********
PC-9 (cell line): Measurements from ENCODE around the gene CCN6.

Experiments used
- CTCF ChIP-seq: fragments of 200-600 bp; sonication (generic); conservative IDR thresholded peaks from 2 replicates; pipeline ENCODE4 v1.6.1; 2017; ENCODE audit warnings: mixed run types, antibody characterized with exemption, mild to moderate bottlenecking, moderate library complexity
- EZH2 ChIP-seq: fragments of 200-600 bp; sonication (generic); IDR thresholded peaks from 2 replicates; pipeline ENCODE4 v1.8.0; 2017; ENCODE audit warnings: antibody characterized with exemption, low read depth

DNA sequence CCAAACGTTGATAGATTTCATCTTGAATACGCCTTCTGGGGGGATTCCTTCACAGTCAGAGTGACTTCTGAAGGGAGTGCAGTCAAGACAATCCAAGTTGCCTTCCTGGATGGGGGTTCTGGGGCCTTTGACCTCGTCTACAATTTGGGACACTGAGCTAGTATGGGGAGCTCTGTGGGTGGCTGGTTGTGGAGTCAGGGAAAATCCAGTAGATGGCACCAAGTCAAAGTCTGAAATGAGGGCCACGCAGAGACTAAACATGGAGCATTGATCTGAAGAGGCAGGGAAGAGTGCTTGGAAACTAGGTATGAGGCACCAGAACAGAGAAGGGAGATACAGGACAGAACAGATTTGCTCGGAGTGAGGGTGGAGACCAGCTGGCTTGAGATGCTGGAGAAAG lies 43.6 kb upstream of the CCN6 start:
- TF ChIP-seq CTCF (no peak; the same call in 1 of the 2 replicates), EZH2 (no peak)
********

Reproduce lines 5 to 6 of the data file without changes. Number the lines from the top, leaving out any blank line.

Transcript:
DNA sequence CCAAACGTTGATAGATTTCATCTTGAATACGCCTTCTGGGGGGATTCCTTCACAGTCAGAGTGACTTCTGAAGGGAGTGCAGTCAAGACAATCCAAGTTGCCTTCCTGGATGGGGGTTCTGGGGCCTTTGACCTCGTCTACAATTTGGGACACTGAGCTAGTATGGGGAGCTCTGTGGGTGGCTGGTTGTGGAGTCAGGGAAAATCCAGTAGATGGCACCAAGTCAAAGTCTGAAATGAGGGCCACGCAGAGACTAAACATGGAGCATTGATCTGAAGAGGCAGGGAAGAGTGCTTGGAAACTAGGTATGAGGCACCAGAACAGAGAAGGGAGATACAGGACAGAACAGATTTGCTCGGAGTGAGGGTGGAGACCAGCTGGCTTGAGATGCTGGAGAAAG lies 43.6 kb upstream of the CCN6 start:
- TF ChIP-seq CTCF (no peak; the same call in 1 of the 2 replicates), EZH2 (no peak)